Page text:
While the original 1966 Ferrari 365 was a beautiful car, it was the more-focused 1968 365 GTB/4 that garnered most of the attention. This was mostly because of its hard-edged Pininfarina designed body, which was a sharp departure from traditional Ferrari styling at the time.

The GT was also famous for its triple win in June 1967 at the 24 Hours of Daytona, which earned it the unofficial nickname of the Ferrari Daytona. Now, over four decades later, Ferrari has commemorated the historic win by taking 20 original Daytona supercars to the Mugello Historic Festival where they raced on the Circuito delle tre province (circuit of the three provinces).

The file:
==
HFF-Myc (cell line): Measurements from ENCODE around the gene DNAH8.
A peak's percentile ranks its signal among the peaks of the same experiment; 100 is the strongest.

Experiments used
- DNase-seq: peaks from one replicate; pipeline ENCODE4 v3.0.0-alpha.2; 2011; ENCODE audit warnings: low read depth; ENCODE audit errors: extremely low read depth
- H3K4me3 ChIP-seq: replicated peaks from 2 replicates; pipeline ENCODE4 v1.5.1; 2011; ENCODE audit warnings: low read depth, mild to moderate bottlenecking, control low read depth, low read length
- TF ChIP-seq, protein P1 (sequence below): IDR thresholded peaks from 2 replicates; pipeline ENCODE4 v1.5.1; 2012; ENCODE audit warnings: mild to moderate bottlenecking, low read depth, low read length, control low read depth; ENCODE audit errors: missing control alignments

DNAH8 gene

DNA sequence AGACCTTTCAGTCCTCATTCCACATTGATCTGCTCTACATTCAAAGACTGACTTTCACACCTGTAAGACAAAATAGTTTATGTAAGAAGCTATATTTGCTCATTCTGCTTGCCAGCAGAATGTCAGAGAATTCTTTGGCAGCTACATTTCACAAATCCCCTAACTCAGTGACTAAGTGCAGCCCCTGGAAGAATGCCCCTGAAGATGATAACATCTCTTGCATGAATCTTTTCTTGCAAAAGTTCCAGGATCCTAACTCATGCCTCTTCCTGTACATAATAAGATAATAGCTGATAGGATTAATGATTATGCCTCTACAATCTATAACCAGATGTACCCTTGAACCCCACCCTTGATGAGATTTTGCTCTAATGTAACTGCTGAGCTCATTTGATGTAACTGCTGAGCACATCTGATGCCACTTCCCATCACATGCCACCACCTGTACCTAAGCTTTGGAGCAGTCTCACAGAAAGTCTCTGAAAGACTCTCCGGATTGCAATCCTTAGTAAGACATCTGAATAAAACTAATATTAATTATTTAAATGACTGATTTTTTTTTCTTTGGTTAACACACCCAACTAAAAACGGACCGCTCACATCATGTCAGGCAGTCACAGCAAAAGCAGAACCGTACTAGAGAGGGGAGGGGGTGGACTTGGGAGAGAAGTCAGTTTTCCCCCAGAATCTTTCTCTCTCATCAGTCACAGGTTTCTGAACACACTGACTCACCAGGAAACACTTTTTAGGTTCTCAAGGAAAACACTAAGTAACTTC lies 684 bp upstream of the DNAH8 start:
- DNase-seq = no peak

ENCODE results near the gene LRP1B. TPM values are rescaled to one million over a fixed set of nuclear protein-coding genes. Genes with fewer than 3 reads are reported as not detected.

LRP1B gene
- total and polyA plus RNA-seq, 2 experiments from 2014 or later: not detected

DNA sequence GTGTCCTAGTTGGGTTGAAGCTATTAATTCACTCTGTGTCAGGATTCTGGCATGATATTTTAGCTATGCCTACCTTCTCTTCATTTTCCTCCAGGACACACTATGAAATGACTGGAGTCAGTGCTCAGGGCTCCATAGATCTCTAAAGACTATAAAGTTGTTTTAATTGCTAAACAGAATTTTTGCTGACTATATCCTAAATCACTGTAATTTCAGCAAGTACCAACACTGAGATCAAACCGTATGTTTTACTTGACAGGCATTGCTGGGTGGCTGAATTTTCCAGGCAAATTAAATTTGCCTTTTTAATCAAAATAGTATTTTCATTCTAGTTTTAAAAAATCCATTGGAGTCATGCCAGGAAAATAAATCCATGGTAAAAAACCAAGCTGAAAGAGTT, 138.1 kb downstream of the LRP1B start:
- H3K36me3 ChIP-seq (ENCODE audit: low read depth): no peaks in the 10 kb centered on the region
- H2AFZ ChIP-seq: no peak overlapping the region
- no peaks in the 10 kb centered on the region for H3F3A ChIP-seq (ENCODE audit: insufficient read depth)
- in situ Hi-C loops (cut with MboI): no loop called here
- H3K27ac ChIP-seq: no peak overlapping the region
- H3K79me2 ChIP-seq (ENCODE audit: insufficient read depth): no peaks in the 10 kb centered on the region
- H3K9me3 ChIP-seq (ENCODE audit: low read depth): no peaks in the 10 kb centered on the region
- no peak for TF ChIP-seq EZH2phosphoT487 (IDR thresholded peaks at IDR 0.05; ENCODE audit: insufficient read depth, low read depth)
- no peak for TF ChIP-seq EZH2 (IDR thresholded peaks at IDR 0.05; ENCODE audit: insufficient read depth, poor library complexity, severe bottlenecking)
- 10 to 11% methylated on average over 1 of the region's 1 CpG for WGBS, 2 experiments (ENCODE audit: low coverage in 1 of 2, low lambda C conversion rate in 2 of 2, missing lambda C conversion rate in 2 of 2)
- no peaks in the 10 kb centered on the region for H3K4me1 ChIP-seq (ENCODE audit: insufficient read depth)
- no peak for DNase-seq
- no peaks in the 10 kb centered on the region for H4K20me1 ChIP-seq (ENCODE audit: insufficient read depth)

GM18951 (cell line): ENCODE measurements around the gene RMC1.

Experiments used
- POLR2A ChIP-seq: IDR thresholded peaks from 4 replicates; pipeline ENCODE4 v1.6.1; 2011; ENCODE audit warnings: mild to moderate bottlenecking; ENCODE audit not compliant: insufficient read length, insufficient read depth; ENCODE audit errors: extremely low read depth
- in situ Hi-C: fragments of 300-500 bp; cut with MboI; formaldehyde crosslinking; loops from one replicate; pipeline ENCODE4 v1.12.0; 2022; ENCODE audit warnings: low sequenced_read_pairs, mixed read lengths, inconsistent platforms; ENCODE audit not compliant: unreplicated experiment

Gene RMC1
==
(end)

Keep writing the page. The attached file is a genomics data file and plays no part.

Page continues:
The legendary GT was the last of Ferrari’s front-engined tourers until the 1990s when the sports car manufacturer introduced the modern 550. The original 365 GTB/4 featured a 352-horsepower V-12 driving the rear wheels and could hit 60 mph from rest in just 5.4 seconds and go on to almost 180 mph—not bad for a 40-year-old.


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